I don't do any research. It's all about gut. Editing - it's always about gut. ---->>>

It could fairly be said that America, during the Bush years, has entered an Age of Denial - arguably the first stage of a nation's decline. ---->>>

There are similarities between being an editor and a tailor. Tailors have a vast supply of fabrics, buttons and thread at their disposal and put it together to make a whole. That's what an editor does - looks at society at a given time and pulls together the interesting aspects into a single issue each month. ---->>>

Television has the obvious benefits of regularity and intimacy. ---->>>

Memory is often - perhaps usually - a distorting lens: what we think we remember isn't the way it was at all. It's what we'd like to remember. ---->>>

Let's face it, who among us wouldn't take a pill or potion that would make us better at our job? Goodness knows, we abuse substances for just about everything in our personal lives; why not in our professional lives as well? ---->>>

Issues such as transparency often boil down to which side of - pick a number - 40 you're on. Under 40, and transparency is generally considered a good thing for society. Over 40, and one generally chooses privacy over transparency. On every side of this issue, hypocrisy abounds. ---->>>

Many of the architects of the Vietnam War became near pariahs as they spent the remainder of their lives in the futile quest to explain away their decisions at the time. ---->>>

War is a form of really bad manners, in a strange way. Invading a country I think is just the worst possible manners. 'You're not invited!' Gate crashing on a large scale! ---->>>

Only institutions that go about the old-fashioned business of taking in deposits from customer A and lending them out to customer B should be called banks. The rest should call themselves what they are. 'Parlors' would be appropriate, or 'dens' - words more suitable to venerable betting pursuits. ---->>>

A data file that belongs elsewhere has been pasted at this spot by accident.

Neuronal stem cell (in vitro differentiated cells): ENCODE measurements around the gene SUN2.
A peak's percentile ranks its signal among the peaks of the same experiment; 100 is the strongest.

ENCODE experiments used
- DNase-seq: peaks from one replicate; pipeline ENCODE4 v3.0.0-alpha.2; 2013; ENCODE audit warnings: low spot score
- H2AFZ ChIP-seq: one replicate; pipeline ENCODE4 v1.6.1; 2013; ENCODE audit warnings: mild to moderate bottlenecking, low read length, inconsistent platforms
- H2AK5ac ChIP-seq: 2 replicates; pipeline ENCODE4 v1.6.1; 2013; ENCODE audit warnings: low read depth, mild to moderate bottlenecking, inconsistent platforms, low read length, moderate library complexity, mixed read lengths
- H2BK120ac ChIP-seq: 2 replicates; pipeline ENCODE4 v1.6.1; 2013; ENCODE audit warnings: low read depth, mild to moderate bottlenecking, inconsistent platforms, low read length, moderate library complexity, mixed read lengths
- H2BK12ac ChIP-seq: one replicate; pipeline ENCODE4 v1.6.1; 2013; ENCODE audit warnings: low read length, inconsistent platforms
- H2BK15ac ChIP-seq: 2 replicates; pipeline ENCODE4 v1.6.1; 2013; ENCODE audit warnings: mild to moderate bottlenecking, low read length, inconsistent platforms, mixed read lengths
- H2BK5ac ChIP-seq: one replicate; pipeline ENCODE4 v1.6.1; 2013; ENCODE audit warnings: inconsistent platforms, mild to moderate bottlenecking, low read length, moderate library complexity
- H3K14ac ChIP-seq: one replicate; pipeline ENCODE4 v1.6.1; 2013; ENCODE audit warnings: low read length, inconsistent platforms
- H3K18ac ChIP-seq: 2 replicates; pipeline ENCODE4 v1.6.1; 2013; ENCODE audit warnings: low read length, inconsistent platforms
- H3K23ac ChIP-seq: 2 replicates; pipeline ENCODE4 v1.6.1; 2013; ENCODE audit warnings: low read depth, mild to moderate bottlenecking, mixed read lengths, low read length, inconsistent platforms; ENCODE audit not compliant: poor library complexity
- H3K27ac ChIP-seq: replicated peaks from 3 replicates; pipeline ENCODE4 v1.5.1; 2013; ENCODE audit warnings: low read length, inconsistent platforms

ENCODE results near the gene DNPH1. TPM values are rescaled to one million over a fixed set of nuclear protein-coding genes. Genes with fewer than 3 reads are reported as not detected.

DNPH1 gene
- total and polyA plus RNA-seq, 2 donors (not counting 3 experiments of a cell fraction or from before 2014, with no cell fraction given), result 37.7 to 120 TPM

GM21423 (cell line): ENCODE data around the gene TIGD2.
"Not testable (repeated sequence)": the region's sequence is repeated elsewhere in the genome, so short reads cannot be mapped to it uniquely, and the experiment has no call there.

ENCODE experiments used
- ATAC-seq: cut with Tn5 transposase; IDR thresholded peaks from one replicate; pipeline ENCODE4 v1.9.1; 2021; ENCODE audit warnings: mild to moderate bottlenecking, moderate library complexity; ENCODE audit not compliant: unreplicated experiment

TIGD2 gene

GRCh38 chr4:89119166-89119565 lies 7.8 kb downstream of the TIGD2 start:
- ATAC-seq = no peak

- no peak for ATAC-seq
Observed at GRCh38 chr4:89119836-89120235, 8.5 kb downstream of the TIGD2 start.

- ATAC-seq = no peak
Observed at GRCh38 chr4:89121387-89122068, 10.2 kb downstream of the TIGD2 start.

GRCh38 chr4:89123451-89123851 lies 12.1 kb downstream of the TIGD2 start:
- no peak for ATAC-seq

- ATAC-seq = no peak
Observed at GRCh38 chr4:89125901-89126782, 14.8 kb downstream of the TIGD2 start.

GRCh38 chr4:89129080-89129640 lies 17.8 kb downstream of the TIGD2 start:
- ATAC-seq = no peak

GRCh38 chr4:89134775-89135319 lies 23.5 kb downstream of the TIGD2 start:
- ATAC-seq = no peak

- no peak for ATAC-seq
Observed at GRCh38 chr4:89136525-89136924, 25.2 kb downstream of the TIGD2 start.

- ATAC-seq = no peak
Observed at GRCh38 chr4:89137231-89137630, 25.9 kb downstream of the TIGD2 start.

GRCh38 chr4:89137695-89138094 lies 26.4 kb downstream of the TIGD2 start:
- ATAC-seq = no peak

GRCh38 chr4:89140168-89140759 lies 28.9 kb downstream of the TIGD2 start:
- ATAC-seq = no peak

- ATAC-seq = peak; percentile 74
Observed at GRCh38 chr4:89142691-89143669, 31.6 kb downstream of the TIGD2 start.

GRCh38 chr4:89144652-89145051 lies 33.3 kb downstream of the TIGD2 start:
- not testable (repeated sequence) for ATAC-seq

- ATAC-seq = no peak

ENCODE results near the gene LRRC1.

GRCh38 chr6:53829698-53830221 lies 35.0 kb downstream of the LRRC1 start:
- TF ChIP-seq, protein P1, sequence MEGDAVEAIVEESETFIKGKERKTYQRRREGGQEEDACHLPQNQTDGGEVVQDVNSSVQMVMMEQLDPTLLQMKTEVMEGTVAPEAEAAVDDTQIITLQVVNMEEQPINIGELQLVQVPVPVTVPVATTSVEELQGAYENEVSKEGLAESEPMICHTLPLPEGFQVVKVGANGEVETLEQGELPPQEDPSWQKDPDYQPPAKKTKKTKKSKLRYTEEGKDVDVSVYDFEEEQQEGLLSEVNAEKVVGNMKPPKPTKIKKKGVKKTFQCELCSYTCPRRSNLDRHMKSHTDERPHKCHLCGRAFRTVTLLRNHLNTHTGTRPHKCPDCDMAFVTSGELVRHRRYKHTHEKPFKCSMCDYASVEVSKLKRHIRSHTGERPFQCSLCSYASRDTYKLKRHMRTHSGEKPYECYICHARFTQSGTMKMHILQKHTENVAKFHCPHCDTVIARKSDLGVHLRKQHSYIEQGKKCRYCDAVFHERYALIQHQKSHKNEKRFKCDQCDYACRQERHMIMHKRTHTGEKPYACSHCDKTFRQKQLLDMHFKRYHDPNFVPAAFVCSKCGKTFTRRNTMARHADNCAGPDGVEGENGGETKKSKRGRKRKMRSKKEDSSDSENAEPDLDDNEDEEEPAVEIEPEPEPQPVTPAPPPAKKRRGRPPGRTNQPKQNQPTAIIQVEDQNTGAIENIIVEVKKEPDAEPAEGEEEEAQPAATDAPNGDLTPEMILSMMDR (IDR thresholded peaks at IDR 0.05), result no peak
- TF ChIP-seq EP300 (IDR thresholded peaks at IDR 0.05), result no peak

The danger of leaving overwhelming wealth and power in the grasp of a small minority is a lesson that leaders such as ousted Tunisian president Zine el-Abidine Ben Ali and deposed Egyptian president Hosni Mubarak have learned a little too late, as the demonstrations across the Arab world indicate. ---->>>

I did a bunch of blue-collar jobs, because I knew I'd wind up with a white-collar job at some point, and I wanted to, I don't know, I just wanted to taste life. I dug graves for a while, I worked as a stock boy in a big department store, I worked in a bank. ---->>>

In Britain, libel damages are small and people build them into the cost of doing business. In America, libel is very rare and much harder to prove, but the damages are enormous. ---->>>

'The Guardian,' with its deep journalistic traditions, is careful about context and explanation. It sees itself as a gatekeeper, and it worries about consequences. ---->>>

To discuss a Martin Amis book, you must first discuss the orchestrated release of a Martin Amis book. In London, which rightly prides itself on the vibrancy of its literary cottage industry, Amis is the Steve Jobs of book promoters, and his product rollouts are as carefully managed as anything Apple dreams up. ---->>>

Life is all about seating and lighting. ---->>>

My hunch is that pop culture began to stagnate the moment Americans started to love the past more than they did the future. ---->>>